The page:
Making it the deadliest food-borne illness outbreak in nearly a decade, health officials are now blaming the listeria outbreak linked to tainted cantaloupes in Colorado for the deaths of as many as 16 people. According to the Centers for Disease Control and Prevention (CDC), a total of 72 illness and 13 deaths have been reported so far, with three new deaths that may be connected.

The confirmed deaths are from Colorado, Kansas, Maryland, Missouri, New Mexico, Oklahoma, Nebraska and Texas. Up until this listeria outbreak, the largest and deadliest food-borne illness outbreak had been nine deaths that were linked to an outbreak of salmonella in peanuts almost three years ago.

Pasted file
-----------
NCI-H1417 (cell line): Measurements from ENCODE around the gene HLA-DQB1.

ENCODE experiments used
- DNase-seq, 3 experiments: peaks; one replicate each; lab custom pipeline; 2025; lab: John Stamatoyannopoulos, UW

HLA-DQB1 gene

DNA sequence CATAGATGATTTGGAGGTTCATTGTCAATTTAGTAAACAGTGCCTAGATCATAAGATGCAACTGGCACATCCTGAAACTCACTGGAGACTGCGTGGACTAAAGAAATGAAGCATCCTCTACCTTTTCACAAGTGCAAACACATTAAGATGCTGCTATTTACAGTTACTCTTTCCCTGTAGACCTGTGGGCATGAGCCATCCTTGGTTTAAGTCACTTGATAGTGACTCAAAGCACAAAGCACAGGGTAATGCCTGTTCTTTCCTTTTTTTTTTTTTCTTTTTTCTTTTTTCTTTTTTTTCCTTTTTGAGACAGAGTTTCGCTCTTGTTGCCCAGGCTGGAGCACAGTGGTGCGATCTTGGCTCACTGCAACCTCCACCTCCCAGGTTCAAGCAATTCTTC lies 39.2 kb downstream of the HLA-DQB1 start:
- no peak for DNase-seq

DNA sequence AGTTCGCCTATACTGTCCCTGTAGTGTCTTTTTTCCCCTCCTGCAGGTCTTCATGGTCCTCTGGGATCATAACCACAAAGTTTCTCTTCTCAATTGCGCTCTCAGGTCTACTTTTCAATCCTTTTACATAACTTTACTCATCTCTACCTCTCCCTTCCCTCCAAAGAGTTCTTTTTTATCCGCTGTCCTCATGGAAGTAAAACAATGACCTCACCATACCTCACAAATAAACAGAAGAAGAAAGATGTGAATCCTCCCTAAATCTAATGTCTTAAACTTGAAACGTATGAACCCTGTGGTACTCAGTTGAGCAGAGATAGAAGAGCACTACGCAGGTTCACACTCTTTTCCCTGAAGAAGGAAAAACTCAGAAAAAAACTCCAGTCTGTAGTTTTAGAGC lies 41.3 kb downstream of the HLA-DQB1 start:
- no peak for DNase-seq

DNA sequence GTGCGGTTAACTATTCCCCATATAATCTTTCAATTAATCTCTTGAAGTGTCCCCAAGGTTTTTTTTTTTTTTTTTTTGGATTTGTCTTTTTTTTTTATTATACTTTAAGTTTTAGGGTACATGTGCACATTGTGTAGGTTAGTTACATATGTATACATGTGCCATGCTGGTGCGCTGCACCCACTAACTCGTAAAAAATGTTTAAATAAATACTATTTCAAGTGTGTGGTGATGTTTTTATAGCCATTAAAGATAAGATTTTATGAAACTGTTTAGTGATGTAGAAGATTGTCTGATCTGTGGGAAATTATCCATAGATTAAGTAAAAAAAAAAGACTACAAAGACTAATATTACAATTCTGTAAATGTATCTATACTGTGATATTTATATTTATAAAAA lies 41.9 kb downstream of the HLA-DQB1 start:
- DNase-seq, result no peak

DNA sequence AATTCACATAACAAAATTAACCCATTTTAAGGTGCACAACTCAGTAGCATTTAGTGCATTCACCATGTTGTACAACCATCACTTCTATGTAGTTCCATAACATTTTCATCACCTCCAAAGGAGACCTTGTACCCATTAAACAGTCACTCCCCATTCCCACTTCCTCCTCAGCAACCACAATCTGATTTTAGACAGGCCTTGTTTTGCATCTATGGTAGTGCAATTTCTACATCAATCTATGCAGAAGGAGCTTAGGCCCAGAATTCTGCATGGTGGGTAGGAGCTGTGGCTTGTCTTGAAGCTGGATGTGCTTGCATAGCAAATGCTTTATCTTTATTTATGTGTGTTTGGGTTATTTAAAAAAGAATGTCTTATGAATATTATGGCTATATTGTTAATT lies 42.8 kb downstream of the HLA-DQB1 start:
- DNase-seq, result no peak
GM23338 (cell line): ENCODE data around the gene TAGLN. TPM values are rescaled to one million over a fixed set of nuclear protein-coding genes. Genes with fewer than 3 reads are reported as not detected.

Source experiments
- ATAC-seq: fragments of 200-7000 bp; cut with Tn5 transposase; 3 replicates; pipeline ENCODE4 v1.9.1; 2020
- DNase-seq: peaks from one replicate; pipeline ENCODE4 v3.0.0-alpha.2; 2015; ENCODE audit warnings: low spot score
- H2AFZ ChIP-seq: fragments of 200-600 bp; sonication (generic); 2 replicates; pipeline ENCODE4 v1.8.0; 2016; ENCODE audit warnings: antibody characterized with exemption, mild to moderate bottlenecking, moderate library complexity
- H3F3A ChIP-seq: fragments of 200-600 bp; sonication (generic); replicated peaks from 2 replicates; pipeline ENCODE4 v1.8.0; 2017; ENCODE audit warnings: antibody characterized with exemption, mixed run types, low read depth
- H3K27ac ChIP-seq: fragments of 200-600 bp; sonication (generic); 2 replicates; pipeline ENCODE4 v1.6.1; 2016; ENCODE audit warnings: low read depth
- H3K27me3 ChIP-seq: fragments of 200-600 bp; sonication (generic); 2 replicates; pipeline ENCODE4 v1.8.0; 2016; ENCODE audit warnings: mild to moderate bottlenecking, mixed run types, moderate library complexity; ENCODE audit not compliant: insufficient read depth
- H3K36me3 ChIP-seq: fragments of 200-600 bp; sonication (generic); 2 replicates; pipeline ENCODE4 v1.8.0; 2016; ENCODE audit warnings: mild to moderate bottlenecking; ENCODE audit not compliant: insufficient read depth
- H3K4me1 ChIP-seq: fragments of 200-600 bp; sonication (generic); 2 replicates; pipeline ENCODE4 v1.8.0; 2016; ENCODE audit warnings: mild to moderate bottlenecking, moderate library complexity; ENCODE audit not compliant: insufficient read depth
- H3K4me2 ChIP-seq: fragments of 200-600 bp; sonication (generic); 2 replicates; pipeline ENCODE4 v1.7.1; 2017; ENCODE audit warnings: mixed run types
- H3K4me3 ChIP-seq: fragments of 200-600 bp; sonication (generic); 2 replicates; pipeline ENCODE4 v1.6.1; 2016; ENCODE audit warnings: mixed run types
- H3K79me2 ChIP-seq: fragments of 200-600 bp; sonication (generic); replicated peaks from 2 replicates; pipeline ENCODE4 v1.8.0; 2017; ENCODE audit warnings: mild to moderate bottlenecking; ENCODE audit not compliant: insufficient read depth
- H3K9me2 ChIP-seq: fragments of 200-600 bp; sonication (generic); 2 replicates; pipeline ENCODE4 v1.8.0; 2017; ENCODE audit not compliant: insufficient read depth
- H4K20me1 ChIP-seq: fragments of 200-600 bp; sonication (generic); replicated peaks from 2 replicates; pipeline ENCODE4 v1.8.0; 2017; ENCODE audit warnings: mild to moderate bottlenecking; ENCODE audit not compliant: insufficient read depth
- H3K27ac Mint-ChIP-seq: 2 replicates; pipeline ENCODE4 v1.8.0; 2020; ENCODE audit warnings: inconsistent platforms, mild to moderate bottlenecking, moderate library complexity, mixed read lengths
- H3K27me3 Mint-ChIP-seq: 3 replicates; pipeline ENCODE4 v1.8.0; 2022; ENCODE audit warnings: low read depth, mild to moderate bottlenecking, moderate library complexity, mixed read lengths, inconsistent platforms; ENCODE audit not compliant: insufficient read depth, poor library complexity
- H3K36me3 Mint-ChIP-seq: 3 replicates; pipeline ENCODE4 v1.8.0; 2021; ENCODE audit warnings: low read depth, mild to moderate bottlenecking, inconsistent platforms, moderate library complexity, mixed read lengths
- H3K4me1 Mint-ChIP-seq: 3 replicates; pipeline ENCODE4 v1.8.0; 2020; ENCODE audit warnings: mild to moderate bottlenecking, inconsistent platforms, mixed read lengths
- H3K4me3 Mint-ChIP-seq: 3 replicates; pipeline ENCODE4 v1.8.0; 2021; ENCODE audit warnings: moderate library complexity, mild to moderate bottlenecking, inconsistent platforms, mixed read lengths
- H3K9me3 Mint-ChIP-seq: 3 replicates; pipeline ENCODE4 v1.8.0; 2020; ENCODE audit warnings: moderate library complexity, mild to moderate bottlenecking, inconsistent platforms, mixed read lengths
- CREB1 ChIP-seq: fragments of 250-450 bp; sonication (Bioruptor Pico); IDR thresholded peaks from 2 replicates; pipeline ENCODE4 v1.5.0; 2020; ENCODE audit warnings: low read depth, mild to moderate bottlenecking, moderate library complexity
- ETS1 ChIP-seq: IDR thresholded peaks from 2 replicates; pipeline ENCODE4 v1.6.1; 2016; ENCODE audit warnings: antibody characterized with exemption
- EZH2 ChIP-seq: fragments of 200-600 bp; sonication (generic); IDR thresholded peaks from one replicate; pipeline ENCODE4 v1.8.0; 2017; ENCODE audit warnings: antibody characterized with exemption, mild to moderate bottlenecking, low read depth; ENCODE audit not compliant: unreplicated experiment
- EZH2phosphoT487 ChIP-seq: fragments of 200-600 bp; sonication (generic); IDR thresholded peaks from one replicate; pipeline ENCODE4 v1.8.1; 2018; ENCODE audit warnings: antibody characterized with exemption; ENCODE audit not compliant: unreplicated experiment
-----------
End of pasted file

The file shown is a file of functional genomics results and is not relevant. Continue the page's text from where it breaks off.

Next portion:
Although listeria generally only sickens the elderly, pregnant women and others with compromised immune systems, it's more deadly than salmonella and E. coli. According to the Chicago Sun-Times, 21 people died in an outbreak of listeria poisoning in 1998 that was traced back to contaminated hot dogs and possibly deli meats, and in 1985 listeria killed 52 people and was linked to Mexican-style soft cheese.
Because listeria's symptoms don't show up immediately, the CDC expects the number of illnesses and deaths to grow in the coming weeks. 
 

 

Jennipher Walters is the CEO and co-founder of the healthy living websites FitBottomedGirls.com and FitBottomedMamas.com. A certified personal trainer, lifestyle and weight management coach and group exercise instructor, she also holds an MA in health journalism and regularly writes about all things fitness and wellness for various online publications.

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